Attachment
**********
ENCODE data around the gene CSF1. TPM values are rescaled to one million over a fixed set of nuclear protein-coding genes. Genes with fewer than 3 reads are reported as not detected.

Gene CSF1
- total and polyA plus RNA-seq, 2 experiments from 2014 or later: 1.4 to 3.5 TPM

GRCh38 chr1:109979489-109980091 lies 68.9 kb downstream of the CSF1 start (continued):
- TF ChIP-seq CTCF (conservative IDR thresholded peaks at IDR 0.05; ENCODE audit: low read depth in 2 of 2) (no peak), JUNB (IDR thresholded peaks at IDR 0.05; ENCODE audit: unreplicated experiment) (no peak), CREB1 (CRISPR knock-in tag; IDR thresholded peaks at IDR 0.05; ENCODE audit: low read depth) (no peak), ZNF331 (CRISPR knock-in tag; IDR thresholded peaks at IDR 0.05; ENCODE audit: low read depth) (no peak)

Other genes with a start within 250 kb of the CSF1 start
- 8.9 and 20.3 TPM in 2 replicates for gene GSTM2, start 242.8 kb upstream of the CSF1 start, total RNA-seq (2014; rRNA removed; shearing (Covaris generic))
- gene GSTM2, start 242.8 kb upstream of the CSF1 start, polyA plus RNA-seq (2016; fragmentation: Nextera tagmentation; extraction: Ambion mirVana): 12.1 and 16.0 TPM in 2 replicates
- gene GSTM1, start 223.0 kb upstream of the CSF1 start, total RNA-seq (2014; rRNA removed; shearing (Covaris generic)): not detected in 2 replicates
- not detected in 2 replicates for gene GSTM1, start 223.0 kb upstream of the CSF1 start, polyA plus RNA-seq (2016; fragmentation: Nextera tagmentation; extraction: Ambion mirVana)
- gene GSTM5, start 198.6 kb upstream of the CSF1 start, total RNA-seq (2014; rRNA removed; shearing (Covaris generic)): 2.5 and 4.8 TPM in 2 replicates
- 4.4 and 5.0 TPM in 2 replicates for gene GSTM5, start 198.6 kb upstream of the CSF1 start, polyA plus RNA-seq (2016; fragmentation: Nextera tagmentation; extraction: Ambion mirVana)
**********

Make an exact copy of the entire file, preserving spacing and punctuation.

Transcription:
ENCODE data around the gene CSF1. TPM values are rescaled to one million over a fixed set of nuclear protein-coding genes. Genes with fewer than 3 reads are reported as not detected.

Gene CSF1
- total and polyA plus RNA-seq, 2 experiments from 2014 or later: 1.4 to 3.5 TPM

GRCh38 chr1:109979489-109980091 lies 68.9 kb downstream of the CSF1 start (continued):
- TF ChIP-seq CTCF (conservative IDR thresholded peaks at IDR 0.05; ENCODE audit: low read depth in 2 of 2) (no peak), JUNB (IDR thresholded peaks at IDR 0.05; ENCODE audit: unreplicated experiment) (no peak), CREB1 (CRISPR knock-in tag; IDR thresholded peaks at IDR 0.05; ENCODE audit: low read depth) (no peak), ZNF331 (CRISPR knock-in tag; IDR thresholded peaks at IDR 0.05; ENCODE audit: low read depth) (no peak)

Other genes with a start within 250 kb of the CSF1 start
- 8.9 and 20.3 TPM in 2 replicates for gene GSTM2, start 242.8 kb upstream of the CSF1 start, total RNA-seq (2014; rRNA removed; shearing (Covaris generic))
- gene GSTM2, start 242.8 kb upstream of the CSF1 start, polyA plus RNA-seq (2016; fragmentation: Nextera tagmentation; extraction: Ambion mirVana): 12.1 and 16.0 TPM in 2 replicates
- gene GSTM1, start 223.0 kb upstream of the CSF1 start, total RNA-seq (2014; rRNA removed; shearing (Covaris generic)): not detected in 2 replicates
- not detected in 2 replicates for gene GSTM1, start 223.0 kb upstream of the CSF1 start, polyA plus RNA-seq (2016; fragmentation: Nextera tagmentation; extraction: Ambion mirVana)
- gene GSTM5, start 198.6 kb upstream of the CSF1 start, total RNA-seq (2014; rRNA removed; shearing (Covaris generic)): 2.5 and 4.8 TPM in 2 replicates
- 4.4 and 5.0 TPM in 2 replicates for gene GSTM5, start 198.6 kb upstream of the CSF1 start, polyA plus RNA-seq (2016; fragmentation: Nextera tagmentation; extraction: Ambion mirVana)